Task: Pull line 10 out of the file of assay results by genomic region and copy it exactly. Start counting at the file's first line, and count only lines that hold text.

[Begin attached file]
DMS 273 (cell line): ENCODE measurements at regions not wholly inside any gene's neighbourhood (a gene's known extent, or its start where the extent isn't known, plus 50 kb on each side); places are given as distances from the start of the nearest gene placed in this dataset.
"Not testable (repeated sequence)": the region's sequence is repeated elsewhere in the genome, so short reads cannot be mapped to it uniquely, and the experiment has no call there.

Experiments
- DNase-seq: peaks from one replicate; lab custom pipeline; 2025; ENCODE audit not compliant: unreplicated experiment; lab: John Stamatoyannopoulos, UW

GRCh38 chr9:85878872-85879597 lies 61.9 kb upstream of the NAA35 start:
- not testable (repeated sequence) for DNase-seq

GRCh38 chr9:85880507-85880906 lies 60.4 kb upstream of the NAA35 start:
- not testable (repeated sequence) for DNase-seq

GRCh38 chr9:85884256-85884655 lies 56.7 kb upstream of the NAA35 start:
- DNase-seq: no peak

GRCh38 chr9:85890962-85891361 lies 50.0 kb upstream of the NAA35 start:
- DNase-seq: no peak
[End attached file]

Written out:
- DNase-seq: no peak